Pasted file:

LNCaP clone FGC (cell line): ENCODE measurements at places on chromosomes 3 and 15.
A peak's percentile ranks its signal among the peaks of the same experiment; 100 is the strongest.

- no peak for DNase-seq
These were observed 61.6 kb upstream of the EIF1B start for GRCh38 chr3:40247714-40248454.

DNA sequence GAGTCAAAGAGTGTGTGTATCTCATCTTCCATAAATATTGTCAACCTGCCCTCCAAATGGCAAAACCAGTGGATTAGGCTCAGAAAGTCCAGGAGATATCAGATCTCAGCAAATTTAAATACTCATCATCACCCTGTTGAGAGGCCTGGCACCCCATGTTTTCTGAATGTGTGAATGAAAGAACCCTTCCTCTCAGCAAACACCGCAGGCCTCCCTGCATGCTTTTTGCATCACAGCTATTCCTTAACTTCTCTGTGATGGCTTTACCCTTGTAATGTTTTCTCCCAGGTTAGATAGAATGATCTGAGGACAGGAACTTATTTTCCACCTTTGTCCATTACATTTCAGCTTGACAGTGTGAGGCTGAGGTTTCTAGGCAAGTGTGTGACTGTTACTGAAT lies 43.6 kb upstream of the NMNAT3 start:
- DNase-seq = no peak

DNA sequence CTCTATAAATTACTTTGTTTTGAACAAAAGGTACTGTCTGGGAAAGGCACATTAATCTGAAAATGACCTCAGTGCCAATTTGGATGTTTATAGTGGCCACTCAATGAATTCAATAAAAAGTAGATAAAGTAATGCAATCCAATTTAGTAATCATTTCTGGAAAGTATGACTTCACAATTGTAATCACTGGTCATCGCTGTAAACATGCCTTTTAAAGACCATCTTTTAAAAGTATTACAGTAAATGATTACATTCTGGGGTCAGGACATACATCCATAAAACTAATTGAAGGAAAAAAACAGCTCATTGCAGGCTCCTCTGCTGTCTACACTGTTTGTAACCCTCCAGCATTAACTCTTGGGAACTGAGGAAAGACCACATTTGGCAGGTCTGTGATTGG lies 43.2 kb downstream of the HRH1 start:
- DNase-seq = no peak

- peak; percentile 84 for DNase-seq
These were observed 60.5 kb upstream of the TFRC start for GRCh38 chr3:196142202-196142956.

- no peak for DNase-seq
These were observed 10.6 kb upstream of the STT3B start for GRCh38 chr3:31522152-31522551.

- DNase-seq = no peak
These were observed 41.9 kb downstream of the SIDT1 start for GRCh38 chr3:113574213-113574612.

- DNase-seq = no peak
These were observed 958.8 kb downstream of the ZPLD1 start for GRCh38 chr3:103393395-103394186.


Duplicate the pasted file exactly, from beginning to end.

LNCaP clone FGC (cell line): ENCODE measurements at places on chromosomes 3 and 15.
A peak's percentile ranks its signal among the peaks of the same experiment; 100 is the strongest.

- no peak for DNase-seq
These were observed 61.6 kb upstream of the EIF1B start for GRCh38 chr3:40247714-40248454.

DNA sequence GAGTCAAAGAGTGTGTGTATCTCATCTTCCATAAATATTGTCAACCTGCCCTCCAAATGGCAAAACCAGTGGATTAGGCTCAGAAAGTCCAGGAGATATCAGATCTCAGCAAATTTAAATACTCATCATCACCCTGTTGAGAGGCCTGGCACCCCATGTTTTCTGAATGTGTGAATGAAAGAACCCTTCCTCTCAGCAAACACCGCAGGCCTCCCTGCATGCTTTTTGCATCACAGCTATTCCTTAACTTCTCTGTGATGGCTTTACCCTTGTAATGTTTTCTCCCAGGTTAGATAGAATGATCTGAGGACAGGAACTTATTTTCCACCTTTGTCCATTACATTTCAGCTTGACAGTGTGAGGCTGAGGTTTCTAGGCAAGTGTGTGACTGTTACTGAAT lies 43.6 kb upstream of the NMNAT3 start:
- DNase-seq = no peak

DNA sequence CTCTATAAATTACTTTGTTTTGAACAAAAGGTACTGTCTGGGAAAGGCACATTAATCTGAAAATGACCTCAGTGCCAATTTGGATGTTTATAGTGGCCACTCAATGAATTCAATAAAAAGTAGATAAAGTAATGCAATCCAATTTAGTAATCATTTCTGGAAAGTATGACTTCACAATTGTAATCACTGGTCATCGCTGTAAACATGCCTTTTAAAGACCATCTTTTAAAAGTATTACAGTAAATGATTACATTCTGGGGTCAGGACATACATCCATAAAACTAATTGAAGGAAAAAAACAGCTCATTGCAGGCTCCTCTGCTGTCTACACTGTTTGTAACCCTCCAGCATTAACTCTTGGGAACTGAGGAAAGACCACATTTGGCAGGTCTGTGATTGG lies 43.2 kb downstream of the HRH1 start:
- DNase-seq = no peak

- peak; percentile 84 for DNase-seq
These were observed 60.5 kb upstream of the TFRC start for GRCh38 chr3:196142202-196142956.

- no peak for DNase-seq
These were observed 10.6 kb upstream of the STT3B start for GRCh38 chr3:31522152-31522551.

- DNase-seq = no peak
These were observed 41.9 kb downstream of the SIDT1 start for GRCh38 chr3:113574213-113574612.

- DNase-seq = no peak
These were observed 958.8 kb downstream of the ZPLD1 start for GRCh38 chr3:103393395-103394186.